Monsters of California

Tom DeLonge is famous for two things – being a member of the rock band Blink-182 and being an enthusiastic UFO conspiracy theorist. The idea of him directing and co-writing a movie about a trio of young dudes blowing the lid off a government cover-up of alien existence sounds like it would be fun. After all, he’s dealing with a subject he’s passionate about. Unfortunately, with Monsters of California, DeLonge has made a movie every bit as derivative as his music.

The main character is Dallas (Jack Samson), a teenager who takes part in paranormal investigations with buddies Toe (Jack Lancaster) and Riley (Jared Scott). His father, who worked for a shadowy government agency, mysteriously disappeared. Yes, it’s that hackneyed sci-fi predicament again. When Dallas finds a top secret document and disc drive in the basement, he and the boys head out to find answers. Tagging along is the obligatory New Girlfriend, Kelly (Gabrielle Haugh).

What do they find? There’s a bizarre encounter with Bigfoot that results in the mythical monster peeing in Toe’s mouth. (DeLonge’s sense of humor seemingly topped out in 7th grade.) A meeting with an on-the-lam scientist named Dr. Walker (Richard Kind) promises to take them further, namely to the extraterrestrial visitors who have been hiding on our planet. The former partner of Dallas’s dad (Casper Van Dien) is here to act as a foil. He represents a military that wants to keep secrets hidden away.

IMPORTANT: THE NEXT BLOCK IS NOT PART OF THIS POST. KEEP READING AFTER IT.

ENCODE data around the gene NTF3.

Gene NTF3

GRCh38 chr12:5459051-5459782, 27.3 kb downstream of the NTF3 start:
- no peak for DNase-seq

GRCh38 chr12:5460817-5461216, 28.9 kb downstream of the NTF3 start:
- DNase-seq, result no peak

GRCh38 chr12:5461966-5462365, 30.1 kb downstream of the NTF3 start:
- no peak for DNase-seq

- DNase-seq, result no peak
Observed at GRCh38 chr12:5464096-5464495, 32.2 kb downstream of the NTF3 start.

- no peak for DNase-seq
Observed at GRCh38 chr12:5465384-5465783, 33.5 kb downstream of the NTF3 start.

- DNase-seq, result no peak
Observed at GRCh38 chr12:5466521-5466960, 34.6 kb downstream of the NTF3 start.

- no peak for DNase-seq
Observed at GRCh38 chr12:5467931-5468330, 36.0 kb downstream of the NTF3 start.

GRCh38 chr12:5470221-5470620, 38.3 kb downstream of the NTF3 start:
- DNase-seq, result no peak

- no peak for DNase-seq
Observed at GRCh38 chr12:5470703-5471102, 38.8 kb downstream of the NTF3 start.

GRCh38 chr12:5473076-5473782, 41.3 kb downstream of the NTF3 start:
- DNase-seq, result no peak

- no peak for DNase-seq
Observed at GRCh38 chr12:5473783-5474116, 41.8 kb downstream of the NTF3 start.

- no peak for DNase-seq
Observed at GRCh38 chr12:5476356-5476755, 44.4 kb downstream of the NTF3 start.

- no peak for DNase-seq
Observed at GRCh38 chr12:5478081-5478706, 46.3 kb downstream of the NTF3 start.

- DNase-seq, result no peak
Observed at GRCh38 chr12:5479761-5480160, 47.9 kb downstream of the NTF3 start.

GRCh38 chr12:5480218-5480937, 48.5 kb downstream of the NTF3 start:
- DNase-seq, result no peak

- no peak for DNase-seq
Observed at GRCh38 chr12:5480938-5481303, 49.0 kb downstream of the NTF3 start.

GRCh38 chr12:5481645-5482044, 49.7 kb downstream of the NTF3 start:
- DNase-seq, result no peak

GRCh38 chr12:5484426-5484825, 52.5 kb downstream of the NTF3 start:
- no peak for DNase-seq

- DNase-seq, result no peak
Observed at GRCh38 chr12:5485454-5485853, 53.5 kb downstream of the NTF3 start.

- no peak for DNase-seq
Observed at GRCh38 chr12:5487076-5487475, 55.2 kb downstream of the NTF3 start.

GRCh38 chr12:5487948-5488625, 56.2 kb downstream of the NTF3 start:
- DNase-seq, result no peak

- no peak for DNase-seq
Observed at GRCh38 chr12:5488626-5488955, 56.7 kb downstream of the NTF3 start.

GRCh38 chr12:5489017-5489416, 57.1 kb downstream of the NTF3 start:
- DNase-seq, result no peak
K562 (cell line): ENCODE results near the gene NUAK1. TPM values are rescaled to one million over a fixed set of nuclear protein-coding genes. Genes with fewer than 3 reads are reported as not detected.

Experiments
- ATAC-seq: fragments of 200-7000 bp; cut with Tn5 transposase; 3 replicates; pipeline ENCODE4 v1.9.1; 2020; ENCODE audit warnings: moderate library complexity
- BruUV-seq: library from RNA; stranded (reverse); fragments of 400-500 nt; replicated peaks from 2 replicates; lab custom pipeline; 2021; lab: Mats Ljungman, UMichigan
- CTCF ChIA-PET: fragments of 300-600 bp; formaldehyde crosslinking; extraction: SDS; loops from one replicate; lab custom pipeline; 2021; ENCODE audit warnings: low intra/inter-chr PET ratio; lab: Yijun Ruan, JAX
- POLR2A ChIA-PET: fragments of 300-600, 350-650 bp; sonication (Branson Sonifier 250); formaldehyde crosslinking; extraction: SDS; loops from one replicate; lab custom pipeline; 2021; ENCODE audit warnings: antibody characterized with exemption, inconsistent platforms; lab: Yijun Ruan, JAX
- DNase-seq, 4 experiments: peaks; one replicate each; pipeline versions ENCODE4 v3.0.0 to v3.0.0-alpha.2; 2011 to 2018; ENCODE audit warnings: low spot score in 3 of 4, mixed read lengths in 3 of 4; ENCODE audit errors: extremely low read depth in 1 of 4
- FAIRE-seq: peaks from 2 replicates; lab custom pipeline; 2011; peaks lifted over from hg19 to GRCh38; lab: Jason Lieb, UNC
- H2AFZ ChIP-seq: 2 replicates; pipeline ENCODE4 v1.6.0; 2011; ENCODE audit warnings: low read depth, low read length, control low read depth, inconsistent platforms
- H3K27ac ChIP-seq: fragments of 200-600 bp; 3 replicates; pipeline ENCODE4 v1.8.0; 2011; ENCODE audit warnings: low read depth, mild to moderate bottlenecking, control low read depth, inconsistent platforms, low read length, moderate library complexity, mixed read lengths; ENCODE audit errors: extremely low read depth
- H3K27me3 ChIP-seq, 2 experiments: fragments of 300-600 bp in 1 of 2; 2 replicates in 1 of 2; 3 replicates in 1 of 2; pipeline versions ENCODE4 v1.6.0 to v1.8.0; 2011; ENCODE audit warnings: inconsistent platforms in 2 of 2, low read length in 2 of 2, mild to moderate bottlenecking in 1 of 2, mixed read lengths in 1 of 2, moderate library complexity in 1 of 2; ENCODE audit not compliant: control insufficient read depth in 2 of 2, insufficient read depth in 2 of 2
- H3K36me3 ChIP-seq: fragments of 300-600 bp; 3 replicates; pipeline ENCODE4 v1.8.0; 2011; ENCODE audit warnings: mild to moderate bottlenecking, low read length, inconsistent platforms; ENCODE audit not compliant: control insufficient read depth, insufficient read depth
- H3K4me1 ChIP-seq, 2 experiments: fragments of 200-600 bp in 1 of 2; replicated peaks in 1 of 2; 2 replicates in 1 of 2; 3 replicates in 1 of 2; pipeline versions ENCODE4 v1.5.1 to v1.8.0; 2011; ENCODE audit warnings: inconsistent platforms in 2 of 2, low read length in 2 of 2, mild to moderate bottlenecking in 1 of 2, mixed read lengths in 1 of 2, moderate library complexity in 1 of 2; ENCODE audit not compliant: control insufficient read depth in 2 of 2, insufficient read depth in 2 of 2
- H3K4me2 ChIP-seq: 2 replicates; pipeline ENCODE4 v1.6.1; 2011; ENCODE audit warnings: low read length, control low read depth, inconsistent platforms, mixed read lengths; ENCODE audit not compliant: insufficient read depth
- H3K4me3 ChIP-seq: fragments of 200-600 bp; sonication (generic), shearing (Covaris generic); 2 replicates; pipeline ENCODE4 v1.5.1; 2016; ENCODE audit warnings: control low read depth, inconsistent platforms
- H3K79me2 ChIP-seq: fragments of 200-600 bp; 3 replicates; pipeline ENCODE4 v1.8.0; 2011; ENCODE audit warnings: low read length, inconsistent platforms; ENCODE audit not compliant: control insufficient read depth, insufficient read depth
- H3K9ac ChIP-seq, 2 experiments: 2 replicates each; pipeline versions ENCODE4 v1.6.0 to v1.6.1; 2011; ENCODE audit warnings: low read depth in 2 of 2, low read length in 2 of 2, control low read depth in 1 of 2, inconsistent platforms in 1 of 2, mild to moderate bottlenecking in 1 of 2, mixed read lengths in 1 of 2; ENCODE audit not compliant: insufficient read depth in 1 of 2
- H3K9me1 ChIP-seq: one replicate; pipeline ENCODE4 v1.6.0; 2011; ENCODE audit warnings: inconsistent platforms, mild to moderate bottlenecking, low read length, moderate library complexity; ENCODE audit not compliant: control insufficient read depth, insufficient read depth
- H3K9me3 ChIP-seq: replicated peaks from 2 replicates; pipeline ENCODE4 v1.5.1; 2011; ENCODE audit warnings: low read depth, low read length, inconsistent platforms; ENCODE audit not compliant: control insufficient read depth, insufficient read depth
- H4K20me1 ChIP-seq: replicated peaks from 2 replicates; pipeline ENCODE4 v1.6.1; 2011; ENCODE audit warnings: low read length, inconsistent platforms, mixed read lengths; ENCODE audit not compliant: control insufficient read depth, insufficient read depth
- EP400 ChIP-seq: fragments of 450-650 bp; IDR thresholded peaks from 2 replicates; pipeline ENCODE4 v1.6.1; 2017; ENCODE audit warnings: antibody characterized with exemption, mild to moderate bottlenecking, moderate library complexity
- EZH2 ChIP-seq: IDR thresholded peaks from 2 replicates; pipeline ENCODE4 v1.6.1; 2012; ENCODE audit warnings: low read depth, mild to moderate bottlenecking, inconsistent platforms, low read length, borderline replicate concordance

Monsters of California does nothing right. Nothing. The characters are one-dimensional and dull. The performances (Richard Kind aside) are boring. The pacing is glacial, with scenes going on far longer than they need to. The visual effects are cheap. A bland domestic drama is inserted into the proceedings, with Dallas’s religious mother upset that her son doesn’t believe in God, and Dallas upset that she’s engaged to a new man.

Worst of all, there are too many long, drawn-out speeches about “what’s really out there” and why we shouldn’t trust the government. DeLonge has no clue how to integrate those ideas naturally, so he has Dallas and Dr. Walker deliver clunkily-written monologues about them. We know the director has long believed UFOs are real and evidence of them is being kept from the public. His film often halts actual storytelling to shove in a diatribe.

From beginning to end, Monsters of California is a mess. Not many rock stars can successfully direct a movie. David Byrne and Rob Zombie pulled it off. Prince, Fred Durst, Bret Michaels, and Bob Dylan did not. If nothing else, DeLonge is in good company.

out of four

Monsters of California is unrated, but contains strong language. The running time is 1 hour and 50 minutes.